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Saturday, October 3, 2020
St. Francis of Assisi, Popularly Known As the Second Christ - Man of Dialogue with the Entire Creation
By Fr. Midhun J Francis, SJ, New Age Islam
3 October 2020
On 4 October, the Catholic Church celebrates the feast of St. Francis of Assisi, popularly known as the Second Christ. Francis was a man with deep belief in his own religious beliefs and incarnated logos, who lived among human beings. He was still very open to others in order to evaluate his point of view and his values. A saint who has propagated human fraternity. A saint who sees all beings on earth as brothers and sisters. He talked to the sun as a brother, to the moon as a sister, to the wolf as a brother, and to death as a sister. Here, I put two events of his life, through which he became instruments of peace.
St. Francis of Assisi
Sultan and Francis al-Kamil
On 30 November 1215, Pope Innocent III called for a new crusade against the Muslims who had "occupied and desecrated the Holy Land." Francis and his disciples were under great pressure to support the war effort by preaching in and beyond Italy. Francis, being the obedient son of the authorities, had no choice. Never forget that he had made his religious vow of obedience before the hierarchy of the Church, but Francis was convinced that it was not to them, but for Christ, whom he believed as incarnated logos, who lived among human beings. How will he disobey the creator? He said no to the authority of humanity, and said yes to the kingdom of heaven, which can speak only of love and harmony.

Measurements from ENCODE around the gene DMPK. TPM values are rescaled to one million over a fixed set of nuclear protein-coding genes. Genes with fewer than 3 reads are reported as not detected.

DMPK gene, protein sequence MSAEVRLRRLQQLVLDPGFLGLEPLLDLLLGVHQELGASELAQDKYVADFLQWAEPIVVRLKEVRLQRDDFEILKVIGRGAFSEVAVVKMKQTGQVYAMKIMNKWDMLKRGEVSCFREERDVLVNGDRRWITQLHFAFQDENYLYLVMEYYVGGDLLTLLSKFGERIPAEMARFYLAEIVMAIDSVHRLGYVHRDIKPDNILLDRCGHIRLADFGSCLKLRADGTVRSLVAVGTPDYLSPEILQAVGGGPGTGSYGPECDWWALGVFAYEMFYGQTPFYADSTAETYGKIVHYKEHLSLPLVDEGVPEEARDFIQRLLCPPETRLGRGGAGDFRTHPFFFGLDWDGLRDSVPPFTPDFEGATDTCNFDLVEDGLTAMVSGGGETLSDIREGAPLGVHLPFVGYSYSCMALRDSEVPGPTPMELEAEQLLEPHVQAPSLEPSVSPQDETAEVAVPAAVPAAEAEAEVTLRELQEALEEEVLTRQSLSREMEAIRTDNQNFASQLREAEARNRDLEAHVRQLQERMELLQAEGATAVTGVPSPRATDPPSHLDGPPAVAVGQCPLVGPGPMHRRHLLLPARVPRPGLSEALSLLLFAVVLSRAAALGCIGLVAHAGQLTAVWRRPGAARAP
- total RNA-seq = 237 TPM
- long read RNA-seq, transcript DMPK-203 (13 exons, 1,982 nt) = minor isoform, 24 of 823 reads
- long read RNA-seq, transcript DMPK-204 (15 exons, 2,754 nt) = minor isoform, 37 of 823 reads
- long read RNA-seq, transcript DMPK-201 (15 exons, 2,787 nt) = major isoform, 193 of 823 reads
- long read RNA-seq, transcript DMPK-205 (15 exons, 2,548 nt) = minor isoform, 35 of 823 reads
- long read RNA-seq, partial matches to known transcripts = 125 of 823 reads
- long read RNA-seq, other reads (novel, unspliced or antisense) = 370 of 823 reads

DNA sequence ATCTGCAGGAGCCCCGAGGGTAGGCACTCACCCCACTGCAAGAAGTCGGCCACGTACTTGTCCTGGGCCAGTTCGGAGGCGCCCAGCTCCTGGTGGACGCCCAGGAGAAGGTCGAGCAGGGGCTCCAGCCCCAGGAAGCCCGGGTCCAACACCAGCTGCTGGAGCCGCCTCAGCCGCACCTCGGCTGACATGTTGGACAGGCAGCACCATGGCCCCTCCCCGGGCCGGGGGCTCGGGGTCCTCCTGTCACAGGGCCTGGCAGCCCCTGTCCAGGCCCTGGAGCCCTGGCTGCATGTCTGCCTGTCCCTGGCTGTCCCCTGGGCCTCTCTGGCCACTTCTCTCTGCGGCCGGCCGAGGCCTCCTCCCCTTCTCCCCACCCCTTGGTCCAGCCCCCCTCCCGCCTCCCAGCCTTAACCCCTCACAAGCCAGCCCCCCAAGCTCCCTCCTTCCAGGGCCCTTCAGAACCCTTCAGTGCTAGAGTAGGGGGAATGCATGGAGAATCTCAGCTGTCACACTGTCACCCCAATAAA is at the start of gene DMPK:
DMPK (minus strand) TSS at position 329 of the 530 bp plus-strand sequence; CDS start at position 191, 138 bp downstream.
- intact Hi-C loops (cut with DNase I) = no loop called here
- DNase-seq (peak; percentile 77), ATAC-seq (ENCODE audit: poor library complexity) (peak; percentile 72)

Francis, the true apostle of Christ, proposed the notion of reconciliation to the crusade. They weren't convinced by his proposal. They were convinced by their physical-religious buildings and physical bodies on earth, as each of them professed in their ritualistic prayers that they were ready to sacrifice their lives for the values taught by Jesus Christ. The call to love enemies is in the Holy Text alone. Probably, they were against the teachings of Jesus. Francis could not persuade them not to go to war. Sultan al-Kamil, King of Egypt and nephew of the great Kurd Warrior Saladin, has even repeatedly tried to seek peace by returning Jerusalem to the Crusaders, but the Pope has always refused the offer.
Francis was profoundly saddened to see the horrendous sight of war victims on both sides as he reached the banks of the Nile. He retired to deep prayers and reflection, and started to preach strongly against the battle, but no one listened to him. Francis eventually chose to act, and he and Brother Illuminato would go and visit the Muslims in their own camp. Francis understood risk; his attempt to cross the enemy's lines during wartime was presumably due to death or imprisonment. This, though, did not discourage him.